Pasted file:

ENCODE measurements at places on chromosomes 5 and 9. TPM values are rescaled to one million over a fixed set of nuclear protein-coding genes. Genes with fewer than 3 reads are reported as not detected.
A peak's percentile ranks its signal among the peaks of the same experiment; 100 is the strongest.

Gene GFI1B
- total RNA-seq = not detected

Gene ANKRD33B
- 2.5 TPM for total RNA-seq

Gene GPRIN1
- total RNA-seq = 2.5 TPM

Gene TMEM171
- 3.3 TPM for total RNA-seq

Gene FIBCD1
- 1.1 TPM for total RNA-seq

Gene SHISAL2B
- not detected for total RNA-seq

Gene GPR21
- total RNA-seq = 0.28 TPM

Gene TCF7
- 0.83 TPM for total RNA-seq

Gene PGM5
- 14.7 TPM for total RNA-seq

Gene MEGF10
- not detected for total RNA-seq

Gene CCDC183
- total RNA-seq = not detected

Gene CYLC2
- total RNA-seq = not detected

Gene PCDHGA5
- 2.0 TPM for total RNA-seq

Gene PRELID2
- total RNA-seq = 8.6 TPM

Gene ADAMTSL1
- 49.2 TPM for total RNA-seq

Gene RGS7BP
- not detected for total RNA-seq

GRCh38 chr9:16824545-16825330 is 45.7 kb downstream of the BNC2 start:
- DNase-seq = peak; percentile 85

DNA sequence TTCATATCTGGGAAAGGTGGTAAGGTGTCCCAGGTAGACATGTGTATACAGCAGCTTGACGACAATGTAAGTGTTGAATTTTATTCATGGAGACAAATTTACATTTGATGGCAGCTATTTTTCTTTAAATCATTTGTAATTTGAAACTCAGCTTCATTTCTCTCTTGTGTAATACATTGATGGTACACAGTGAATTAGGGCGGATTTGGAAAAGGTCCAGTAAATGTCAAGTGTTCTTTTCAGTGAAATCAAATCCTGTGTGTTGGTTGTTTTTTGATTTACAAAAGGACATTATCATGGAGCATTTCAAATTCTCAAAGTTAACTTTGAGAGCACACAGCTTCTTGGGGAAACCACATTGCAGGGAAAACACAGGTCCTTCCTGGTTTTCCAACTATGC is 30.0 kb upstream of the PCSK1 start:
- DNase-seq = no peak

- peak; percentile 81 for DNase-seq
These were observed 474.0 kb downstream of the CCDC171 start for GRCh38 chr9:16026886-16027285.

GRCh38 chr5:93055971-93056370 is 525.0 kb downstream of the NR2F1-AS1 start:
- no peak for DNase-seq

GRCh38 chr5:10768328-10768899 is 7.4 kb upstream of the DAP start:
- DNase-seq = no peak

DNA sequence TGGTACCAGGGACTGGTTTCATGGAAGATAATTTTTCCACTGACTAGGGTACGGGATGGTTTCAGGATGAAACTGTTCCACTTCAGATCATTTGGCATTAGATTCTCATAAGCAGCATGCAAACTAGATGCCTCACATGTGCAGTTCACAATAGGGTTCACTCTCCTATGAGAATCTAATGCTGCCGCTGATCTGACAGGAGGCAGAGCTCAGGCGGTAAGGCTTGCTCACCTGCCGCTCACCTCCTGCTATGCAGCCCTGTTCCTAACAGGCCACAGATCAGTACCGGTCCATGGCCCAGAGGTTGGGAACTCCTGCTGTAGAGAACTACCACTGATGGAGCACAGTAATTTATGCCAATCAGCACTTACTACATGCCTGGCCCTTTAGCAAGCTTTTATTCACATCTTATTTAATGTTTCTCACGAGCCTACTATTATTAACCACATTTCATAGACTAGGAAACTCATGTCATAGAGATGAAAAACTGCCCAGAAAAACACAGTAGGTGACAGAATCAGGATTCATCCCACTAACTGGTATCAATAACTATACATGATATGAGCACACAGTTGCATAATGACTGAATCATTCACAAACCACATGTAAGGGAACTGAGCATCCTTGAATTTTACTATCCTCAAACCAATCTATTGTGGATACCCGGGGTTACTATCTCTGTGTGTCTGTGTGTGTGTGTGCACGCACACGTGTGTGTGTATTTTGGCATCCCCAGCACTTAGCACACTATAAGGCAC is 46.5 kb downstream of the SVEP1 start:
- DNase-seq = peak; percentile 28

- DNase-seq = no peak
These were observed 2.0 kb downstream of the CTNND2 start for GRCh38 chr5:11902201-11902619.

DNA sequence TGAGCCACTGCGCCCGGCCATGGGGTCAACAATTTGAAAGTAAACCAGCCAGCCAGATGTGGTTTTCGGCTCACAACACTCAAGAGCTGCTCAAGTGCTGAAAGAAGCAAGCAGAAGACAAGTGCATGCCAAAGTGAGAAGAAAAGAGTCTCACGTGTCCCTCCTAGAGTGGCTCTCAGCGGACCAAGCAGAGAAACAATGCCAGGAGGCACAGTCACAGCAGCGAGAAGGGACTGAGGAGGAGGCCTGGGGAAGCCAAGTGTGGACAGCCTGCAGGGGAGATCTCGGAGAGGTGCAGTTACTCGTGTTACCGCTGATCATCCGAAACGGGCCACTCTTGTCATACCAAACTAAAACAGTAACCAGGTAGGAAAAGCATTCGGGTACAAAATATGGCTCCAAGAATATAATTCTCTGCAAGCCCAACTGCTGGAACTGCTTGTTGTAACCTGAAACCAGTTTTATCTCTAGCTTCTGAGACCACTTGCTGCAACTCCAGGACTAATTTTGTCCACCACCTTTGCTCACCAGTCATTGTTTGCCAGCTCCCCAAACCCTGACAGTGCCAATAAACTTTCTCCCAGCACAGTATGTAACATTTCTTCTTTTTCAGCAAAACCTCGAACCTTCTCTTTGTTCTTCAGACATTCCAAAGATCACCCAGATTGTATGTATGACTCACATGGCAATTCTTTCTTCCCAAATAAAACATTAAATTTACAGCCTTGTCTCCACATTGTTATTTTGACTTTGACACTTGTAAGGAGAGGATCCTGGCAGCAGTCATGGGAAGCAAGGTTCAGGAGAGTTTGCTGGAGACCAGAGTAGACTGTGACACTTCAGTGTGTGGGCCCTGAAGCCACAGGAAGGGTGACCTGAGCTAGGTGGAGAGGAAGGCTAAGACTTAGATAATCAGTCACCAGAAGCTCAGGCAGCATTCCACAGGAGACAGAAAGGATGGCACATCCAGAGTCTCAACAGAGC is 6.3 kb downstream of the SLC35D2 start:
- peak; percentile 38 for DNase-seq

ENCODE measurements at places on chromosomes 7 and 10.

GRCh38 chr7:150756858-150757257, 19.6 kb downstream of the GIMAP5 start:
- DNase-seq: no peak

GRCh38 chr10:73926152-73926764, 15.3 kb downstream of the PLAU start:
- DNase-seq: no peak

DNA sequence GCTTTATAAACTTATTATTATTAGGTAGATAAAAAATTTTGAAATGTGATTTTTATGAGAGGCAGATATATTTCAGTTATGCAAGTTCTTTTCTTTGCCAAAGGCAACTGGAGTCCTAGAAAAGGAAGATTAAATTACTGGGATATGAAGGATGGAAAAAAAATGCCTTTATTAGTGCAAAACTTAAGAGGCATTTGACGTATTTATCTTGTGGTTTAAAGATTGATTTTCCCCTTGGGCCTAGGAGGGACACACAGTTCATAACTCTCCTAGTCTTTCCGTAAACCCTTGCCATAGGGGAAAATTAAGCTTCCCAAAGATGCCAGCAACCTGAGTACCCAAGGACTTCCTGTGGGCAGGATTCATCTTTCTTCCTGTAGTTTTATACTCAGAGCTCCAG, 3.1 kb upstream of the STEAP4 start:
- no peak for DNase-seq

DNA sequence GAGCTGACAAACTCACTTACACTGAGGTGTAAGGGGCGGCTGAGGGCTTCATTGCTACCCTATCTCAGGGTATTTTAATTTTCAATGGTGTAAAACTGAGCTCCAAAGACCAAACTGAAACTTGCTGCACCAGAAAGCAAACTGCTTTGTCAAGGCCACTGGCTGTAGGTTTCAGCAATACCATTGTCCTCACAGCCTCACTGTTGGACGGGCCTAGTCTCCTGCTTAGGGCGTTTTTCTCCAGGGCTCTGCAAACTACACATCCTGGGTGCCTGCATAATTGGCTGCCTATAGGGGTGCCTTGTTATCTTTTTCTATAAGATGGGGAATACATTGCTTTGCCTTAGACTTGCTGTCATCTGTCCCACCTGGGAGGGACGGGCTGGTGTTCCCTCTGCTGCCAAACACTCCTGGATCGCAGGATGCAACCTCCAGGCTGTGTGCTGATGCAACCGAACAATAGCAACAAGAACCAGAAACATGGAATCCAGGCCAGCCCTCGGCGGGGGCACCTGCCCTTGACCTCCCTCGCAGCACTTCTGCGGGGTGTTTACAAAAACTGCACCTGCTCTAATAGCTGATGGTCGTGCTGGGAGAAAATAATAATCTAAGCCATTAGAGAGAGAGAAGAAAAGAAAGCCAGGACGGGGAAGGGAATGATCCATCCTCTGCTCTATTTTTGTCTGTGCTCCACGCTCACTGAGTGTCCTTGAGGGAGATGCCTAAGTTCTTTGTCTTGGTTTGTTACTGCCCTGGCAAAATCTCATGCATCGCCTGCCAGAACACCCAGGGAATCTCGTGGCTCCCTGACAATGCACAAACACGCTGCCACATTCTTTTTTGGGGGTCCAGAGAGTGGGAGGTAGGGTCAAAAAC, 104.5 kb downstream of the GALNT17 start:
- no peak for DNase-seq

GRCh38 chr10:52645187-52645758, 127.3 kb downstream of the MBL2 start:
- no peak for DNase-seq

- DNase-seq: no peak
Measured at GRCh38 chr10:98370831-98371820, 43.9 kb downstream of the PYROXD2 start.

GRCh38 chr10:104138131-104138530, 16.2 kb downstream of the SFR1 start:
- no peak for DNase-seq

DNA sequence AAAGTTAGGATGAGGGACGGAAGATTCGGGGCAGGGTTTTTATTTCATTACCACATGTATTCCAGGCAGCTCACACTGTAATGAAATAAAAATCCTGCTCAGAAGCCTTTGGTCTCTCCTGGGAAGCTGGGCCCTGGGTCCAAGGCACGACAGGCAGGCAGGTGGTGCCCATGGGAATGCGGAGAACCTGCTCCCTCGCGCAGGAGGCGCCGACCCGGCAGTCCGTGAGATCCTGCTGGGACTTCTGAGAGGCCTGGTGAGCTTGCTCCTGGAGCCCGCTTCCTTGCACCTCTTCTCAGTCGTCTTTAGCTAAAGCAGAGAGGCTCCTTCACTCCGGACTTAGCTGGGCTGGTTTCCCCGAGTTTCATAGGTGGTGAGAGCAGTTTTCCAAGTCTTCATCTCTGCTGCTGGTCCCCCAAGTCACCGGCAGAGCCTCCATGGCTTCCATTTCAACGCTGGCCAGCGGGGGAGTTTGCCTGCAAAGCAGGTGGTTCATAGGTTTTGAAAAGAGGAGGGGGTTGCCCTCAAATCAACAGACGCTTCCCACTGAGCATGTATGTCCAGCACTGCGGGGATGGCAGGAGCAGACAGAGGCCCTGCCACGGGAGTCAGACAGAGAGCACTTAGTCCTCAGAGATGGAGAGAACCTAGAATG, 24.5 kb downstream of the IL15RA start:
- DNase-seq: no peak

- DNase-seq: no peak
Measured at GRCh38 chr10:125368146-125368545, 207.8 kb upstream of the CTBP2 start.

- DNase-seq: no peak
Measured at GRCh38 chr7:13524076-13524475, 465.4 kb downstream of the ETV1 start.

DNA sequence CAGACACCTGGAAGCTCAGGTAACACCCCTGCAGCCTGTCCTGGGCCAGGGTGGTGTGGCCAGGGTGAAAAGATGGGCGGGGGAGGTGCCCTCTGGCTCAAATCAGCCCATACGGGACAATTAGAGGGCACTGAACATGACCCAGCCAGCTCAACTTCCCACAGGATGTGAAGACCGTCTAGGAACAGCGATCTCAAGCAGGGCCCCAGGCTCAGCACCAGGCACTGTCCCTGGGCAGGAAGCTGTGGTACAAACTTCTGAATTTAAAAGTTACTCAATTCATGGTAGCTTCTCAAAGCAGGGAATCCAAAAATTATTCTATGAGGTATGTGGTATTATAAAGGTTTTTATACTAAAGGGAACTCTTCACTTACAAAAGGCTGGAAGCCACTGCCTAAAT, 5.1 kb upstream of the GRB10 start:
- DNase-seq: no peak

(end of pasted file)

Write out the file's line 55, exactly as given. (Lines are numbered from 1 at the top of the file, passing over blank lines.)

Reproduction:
- DNase-seq: no peak